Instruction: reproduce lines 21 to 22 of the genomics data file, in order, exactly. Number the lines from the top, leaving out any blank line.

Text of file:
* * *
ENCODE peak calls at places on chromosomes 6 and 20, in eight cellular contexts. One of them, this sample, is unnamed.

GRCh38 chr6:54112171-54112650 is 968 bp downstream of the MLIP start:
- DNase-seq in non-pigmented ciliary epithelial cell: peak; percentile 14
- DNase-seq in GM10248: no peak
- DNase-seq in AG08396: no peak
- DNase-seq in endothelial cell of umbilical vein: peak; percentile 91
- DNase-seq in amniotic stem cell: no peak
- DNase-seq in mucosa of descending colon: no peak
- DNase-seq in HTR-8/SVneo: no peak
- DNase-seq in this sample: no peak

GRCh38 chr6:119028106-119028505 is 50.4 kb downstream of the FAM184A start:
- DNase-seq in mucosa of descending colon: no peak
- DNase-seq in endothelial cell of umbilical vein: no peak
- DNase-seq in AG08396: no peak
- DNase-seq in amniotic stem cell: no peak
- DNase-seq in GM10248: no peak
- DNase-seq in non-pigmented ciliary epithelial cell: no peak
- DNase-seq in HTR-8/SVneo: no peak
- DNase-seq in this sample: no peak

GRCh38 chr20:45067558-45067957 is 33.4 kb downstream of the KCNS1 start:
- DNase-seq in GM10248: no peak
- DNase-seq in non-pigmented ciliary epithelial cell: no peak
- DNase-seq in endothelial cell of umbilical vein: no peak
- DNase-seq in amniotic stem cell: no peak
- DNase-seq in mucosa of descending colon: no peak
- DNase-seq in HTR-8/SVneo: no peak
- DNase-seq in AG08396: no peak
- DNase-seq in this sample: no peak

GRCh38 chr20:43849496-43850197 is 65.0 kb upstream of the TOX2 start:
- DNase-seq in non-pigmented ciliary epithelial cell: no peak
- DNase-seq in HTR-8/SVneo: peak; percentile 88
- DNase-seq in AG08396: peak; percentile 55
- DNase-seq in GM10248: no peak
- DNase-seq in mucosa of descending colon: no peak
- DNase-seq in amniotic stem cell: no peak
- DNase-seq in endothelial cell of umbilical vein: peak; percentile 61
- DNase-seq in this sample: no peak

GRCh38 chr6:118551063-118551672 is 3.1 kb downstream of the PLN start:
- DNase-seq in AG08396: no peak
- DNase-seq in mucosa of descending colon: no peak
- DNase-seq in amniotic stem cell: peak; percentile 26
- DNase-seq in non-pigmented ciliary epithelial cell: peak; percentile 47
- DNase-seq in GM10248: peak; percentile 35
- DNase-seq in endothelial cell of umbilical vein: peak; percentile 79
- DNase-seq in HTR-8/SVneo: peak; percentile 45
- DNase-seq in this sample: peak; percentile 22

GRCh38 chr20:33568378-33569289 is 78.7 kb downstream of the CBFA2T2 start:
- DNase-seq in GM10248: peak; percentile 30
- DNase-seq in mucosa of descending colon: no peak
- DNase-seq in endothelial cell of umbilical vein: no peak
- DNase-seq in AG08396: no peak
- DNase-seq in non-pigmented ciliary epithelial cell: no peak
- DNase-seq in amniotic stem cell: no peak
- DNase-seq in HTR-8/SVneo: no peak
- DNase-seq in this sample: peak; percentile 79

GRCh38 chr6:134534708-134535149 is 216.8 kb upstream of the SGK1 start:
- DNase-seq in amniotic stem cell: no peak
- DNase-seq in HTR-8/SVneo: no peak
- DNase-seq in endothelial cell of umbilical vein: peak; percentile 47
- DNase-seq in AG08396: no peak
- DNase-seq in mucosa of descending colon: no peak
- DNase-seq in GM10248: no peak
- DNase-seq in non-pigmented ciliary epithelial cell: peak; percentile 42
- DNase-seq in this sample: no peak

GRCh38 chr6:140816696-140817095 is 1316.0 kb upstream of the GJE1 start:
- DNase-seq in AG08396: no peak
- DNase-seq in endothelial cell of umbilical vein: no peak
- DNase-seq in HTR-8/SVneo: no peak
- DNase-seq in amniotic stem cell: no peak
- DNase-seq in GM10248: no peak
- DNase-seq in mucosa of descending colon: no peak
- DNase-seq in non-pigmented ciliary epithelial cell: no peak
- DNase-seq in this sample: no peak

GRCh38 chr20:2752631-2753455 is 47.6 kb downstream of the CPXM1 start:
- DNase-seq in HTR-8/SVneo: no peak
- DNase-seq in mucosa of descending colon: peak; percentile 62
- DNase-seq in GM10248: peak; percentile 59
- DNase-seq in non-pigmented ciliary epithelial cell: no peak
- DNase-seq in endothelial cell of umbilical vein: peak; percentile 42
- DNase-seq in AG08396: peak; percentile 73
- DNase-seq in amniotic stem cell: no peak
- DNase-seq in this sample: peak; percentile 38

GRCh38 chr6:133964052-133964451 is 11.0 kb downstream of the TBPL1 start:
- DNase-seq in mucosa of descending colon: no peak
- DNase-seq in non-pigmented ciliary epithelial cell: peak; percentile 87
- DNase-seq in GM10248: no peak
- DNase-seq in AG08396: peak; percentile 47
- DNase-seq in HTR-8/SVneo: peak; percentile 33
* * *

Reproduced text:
- DNase-seq in GM10248: no peak
- DNase-seq in non-pigmented ciliary epithelial cell: no peak